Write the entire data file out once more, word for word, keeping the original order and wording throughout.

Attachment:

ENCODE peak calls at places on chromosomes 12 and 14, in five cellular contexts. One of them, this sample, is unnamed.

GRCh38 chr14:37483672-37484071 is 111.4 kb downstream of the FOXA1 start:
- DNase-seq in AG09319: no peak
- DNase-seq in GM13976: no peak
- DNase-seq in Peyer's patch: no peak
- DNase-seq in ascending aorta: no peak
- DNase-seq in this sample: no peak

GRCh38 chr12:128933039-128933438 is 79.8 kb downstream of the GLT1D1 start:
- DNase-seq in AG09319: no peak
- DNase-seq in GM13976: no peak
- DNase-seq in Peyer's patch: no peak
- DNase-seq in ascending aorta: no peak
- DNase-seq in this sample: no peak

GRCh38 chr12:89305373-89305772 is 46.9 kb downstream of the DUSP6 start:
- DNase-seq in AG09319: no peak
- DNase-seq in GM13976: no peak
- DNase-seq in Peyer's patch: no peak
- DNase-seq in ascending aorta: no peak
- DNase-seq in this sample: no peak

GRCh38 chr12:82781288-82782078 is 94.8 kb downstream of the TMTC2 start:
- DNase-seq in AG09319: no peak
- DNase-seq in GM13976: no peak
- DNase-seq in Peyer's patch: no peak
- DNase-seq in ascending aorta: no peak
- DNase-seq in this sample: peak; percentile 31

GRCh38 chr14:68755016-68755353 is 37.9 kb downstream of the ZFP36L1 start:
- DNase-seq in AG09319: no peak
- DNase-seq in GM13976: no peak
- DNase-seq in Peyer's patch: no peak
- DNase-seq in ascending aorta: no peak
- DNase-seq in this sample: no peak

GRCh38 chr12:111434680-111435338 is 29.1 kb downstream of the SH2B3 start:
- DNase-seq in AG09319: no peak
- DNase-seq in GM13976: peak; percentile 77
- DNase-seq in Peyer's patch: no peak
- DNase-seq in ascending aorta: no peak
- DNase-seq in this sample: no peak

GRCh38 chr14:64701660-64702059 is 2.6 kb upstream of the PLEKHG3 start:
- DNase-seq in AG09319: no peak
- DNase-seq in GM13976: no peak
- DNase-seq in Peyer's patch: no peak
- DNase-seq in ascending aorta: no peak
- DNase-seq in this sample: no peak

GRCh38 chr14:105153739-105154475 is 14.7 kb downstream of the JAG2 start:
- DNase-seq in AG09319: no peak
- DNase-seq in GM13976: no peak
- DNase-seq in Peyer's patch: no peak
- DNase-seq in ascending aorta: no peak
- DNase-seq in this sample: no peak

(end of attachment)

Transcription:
ENCODE peak calls at places on chromosomes 12 and 14, in five cellular contexts. One of them, this sample, is unnamed.

GRCh38 chr14:37483672-37484071 is 111.4 kb downstream of the FOXA1 start:
- DNase-seq in AG09319: no peak
- DNase-seq in GM13976: no peak
- DNase-seq in Peyer's patch: no peak
- DNase-seq in ascending aorta: no peak
- DNase-seq in this sample: no peak

GRCh38 chr12:128933039-128933438 is 79.8 kb downstream of the GLT1D1 start:
- DNase-seq in AG09319: no peak
- DNase-seq in GM13976: no peak
- DNase-seq in Peyer's patch: no peak
- DNase-seq in ascending aorta: no peak
- DNase-seq in this sample: no peak

GRCh38 chr12:89305373-89305772 is 46.9 kb downstream of the DUSP6 start:
- DNase-seq in AG09319: no peak
- DNase-seq in GM13976: no peak
- DNase-seq in Peyer's patch: no peak
- DNase-seq in ascending aorta: no peak
- DNase-seq in this sample: no peak

GRCh38 chr12:82781288-82782078 is 94.8 kb downstream of the TMTC2 start:
- DNase-seq in AG09319: no peak
- DNase-seq in GM13976: no peak
- DNase-seq in Peyer's patch: no peak
- DNase-seq in ascending aorta: no peak
- DNase-seq in this sample: peak; percentile 31

GRCh38 chr14:68755016-68755353 is 37.9 kb downstream of the ZFP36L1 start:
- DNase-seq in AG09319: no peak
- DNase-seq in GM13976: no peak
- DNase-seq in Peyer's patch: no peak
- DNase-seq in ascending aorta: no peak
- DNase-seq in this sample: no peak

GRCh38 chr12:111434680-111435338 is 29.1 kb downstream of the SH2B3 start:
- DNase-seq in AG09319: no peak
- DNase-seq in GM13976: peak; percentile 77
- DNase-seq in Peyer's patch: no peak
- DNase-seq in ascending aorta: no peak
- DNase-seq in this sample: no peak

GRCh38 chr14:64701660-64702059 is 2.6 kb upstream of the PLEKHG3 start:
- DNase-seq in AG09319: no peak
- DNase-seq in GM13976: no peak
- DNase-seq in Peyer's patch: no peak
- DNase-seq in ascending aorta: no peak
- DNase-seq in this sample: no peak

GRCh38 chr14:105153739-105154475 is 14.7 kb downstream of the JAG2 start:
- DNase-seq in AG09319: no peak
- DNase-seq in GM13976: no peak
- DNase-seq in Peyer's patch: no peak
- DNase-seq in ascending aorta: no peak
- DNase-seq in this sample: no peak